Asset Management 3.0 — A brave new wealth
Why asset management is at the edge of fundamental shifts and how to profit from that.
Everyone can feel that we are standing directly in front of a tipping point worldwide. Huge signs of change seem to be forming on the horizon: Robots replacing humans, recession panic, political instability, climate catastrophes to name just a few. Every single day I read the news, it feels like the world ends tomorrow — latest the day after tomorrow! But when is it actually happening? Does it happen at all?
In this article, I will demystify the arising signs on the horizon for the asset management industry and will show you how you can profit from environmental, political and technological change. You will finally be able to listen to the daily doom news not with fear and confusion anymore, but with a self-confident sophisticated smile.
„The asset management industry stands on the edge of a number of fundamental shifts that will shape the future of the industry. […] Most asset managers have afforded themselves little time to bring the future into focus and the way in which many of them will operate in 2020, will be significantly different compared with today.„ (PWC, Asset Management 2020, A brave new world, 2014)
A brief history of asset and wealth management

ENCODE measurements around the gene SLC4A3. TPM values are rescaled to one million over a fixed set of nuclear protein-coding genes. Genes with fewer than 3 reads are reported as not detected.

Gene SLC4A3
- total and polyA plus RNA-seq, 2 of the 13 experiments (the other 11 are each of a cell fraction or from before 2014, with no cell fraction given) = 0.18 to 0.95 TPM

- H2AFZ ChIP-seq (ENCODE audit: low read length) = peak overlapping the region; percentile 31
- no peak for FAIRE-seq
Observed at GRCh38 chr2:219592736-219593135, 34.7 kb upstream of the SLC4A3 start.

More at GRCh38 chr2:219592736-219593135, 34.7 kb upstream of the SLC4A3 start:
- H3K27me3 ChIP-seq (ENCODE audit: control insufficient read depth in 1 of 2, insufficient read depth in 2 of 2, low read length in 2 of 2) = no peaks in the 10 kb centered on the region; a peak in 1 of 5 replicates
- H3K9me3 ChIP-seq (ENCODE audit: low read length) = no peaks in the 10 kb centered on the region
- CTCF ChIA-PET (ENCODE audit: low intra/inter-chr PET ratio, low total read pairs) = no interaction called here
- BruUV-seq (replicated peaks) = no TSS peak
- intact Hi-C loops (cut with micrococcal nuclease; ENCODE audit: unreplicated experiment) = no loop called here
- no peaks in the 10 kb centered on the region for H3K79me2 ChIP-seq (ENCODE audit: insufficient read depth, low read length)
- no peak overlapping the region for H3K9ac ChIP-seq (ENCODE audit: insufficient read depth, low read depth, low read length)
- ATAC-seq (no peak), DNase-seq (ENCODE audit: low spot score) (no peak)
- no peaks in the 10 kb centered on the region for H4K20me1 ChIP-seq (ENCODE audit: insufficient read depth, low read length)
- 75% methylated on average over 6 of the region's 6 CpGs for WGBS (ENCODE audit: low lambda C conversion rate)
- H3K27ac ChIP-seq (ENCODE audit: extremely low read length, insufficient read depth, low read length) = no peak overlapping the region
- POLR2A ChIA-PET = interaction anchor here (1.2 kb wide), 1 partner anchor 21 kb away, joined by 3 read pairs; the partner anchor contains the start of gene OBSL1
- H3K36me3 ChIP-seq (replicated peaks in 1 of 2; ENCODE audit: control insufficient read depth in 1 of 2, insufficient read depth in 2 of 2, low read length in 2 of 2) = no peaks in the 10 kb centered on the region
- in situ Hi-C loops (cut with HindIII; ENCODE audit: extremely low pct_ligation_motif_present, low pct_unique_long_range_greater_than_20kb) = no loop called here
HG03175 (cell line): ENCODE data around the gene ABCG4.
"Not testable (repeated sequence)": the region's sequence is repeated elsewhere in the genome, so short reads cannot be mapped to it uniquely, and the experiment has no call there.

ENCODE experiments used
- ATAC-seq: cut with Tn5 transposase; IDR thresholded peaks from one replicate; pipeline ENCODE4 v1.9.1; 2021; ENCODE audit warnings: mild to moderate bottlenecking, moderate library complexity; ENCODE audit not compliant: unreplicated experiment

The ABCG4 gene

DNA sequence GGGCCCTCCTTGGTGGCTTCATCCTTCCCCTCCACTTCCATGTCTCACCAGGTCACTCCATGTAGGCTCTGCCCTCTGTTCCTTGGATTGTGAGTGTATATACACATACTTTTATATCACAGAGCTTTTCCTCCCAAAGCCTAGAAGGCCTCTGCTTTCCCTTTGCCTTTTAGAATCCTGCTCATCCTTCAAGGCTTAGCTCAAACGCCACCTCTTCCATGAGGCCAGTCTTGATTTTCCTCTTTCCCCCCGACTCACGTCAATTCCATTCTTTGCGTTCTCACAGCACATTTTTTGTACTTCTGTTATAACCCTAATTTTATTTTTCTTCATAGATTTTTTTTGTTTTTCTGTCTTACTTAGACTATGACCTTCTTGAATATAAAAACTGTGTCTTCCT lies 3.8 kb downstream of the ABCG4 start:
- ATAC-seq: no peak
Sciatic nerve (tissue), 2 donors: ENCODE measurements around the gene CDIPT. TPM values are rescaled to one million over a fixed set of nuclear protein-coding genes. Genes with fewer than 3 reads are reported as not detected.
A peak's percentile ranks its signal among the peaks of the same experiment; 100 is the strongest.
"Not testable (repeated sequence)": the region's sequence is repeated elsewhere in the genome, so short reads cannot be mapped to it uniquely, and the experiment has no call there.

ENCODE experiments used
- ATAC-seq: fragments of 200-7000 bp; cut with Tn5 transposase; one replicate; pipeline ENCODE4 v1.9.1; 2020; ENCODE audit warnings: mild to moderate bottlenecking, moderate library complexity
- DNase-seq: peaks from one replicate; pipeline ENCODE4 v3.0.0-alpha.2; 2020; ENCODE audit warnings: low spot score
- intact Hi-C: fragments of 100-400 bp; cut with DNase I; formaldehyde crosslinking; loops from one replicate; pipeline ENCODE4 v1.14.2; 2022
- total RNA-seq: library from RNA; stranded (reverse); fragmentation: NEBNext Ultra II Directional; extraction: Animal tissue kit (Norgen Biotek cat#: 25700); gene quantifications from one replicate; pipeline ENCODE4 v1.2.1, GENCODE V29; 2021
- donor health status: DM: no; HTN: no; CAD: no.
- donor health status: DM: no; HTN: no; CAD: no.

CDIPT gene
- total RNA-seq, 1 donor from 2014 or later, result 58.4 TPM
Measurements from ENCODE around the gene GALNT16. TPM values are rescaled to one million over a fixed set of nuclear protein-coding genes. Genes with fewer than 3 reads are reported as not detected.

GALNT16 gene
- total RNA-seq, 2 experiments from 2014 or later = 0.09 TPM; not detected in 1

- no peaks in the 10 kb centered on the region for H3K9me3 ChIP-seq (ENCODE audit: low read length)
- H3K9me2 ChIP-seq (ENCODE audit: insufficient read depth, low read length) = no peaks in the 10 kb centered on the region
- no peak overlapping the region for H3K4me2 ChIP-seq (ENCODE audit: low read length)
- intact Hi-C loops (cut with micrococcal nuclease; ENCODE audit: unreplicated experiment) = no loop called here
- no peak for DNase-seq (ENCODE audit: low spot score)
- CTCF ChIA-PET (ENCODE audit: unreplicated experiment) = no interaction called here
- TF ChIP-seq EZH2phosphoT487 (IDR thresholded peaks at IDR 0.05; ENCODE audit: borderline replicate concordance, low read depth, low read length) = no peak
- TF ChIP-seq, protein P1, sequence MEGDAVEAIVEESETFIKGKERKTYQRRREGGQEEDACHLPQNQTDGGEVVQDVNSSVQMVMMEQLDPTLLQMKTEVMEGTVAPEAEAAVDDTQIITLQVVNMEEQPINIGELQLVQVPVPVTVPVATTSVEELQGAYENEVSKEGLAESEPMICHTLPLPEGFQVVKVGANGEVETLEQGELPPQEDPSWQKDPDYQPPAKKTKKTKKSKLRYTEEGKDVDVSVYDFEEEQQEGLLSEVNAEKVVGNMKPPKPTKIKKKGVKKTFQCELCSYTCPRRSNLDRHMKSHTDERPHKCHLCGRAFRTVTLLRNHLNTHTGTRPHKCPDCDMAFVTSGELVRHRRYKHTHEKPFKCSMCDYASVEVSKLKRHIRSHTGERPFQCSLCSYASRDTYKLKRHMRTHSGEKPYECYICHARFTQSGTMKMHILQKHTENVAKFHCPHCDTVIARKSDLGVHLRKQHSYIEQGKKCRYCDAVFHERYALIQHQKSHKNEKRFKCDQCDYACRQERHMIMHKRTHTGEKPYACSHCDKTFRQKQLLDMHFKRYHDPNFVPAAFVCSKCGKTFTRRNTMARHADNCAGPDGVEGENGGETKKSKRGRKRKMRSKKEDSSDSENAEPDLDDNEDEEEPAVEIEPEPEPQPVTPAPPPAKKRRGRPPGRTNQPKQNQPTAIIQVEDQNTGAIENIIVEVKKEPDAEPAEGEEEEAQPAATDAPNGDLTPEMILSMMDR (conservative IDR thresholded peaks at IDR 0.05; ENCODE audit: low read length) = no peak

Every generation faces its own challenges when it comes to wealth generation and asset protection. While in the past decades natural resources, land property, people and machines were at the center of wealth generation, nowadays wealth accumulation shifts increasingly from physical assets to digital assets. This happens in particular in the form of structured financial products based on equity, fixed income, and alternative investment strategies. Crypto investments are the most recent addition to existing investment strategies. This is an entirely new asset class that is not just on the horizon anymore but already directly in front of your face.
The classic strategic asset allocation has its origins in the safekeeping of money and commodities and the wealth management of entire families and later enterprises. Institutional asset management by pension funds, insurance companies, investment banks, commercial trusts, endowment funds, hedge funds, and family offices is still of huge importance, but the rise of further financial products like mutual funds has given individual investors access to global financial markets.
The primary goal has for decades been the maximization of investment return, irrespective of environmental, social or governance-related criteria. Traditional alpha generation has been grounded on active stock picking by profiting from information asymmetries in the market. But this active asset management is coming at a high price that many investors are not willing to pay anymore. This is due to the fact that we live in times of full information transparency where active stock picking has become very difficult and where low-cost passive products, such as ETFs which replicate all areas of global markets, have risen significantly. Moody’s expects passive investments to surpass active investments already by 2021.